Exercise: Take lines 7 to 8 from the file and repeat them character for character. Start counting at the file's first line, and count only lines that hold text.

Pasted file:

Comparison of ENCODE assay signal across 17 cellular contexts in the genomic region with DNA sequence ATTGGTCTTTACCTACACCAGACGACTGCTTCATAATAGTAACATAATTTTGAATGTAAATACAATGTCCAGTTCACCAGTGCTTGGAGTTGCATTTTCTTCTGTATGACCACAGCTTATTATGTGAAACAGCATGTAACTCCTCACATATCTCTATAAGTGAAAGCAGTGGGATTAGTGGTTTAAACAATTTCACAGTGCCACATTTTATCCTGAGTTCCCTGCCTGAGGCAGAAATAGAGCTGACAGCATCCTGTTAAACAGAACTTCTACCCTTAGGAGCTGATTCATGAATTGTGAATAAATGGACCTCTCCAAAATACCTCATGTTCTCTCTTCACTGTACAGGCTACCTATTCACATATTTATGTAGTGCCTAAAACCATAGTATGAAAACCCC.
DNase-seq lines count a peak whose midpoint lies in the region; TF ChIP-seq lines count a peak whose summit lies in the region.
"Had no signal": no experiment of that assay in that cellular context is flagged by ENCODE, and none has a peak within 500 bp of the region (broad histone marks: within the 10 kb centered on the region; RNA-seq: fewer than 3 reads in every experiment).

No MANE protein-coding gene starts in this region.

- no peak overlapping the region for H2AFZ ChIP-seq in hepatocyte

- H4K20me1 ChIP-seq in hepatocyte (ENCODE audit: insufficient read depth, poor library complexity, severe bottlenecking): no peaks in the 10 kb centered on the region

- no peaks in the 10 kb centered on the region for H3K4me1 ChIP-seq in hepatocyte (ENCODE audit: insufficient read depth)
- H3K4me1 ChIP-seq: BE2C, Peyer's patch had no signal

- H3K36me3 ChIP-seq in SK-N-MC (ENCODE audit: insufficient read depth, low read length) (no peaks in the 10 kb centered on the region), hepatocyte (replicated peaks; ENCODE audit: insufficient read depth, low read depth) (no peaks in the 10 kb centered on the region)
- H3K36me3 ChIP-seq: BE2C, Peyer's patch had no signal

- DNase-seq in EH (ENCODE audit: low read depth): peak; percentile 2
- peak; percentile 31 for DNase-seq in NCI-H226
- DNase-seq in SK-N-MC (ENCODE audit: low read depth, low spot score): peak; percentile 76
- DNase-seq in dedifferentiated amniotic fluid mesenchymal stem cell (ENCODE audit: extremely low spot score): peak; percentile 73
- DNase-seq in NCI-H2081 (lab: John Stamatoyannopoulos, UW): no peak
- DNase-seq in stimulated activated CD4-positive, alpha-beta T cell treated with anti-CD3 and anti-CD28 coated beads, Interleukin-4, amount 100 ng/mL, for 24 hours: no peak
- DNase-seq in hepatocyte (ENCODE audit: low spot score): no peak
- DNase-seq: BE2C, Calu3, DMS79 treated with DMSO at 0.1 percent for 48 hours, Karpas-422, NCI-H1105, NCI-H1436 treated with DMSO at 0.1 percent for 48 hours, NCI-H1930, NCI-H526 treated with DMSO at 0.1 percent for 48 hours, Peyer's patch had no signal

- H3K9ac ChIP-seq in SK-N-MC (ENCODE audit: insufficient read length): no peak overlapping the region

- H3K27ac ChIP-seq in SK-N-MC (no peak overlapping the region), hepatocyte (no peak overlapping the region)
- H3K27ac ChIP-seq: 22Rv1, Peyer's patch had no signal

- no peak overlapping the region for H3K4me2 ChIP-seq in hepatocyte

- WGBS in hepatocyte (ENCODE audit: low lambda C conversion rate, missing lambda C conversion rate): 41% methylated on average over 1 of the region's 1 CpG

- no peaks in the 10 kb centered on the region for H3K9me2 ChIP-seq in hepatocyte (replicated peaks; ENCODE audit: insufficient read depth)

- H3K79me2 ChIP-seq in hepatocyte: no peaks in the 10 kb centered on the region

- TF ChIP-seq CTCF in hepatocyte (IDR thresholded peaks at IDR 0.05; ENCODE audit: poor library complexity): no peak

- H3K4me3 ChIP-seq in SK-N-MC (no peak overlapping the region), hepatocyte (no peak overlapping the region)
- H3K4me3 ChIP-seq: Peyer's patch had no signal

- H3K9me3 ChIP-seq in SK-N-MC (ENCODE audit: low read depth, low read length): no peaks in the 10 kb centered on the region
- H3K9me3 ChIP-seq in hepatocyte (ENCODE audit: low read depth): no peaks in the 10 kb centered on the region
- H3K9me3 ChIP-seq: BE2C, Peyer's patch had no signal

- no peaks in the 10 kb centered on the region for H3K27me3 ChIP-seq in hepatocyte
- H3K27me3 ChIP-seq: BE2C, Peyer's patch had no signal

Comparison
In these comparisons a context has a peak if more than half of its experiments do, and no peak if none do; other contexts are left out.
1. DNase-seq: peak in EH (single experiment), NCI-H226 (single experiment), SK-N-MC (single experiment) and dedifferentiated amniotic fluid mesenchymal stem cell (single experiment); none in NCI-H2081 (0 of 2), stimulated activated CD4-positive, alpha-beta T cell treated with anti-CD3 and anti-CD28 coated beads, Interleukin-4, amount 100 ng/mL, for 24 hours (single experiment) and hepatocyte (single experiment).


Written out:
- no peaks in the 10 kb centered on the region for H3K4me1 ChIP-seq in hepatocyte (ENCODE audit: insufficient read depth)
- H3K4me1 ChIP-seq: BE2C, Peyer's patch had no signal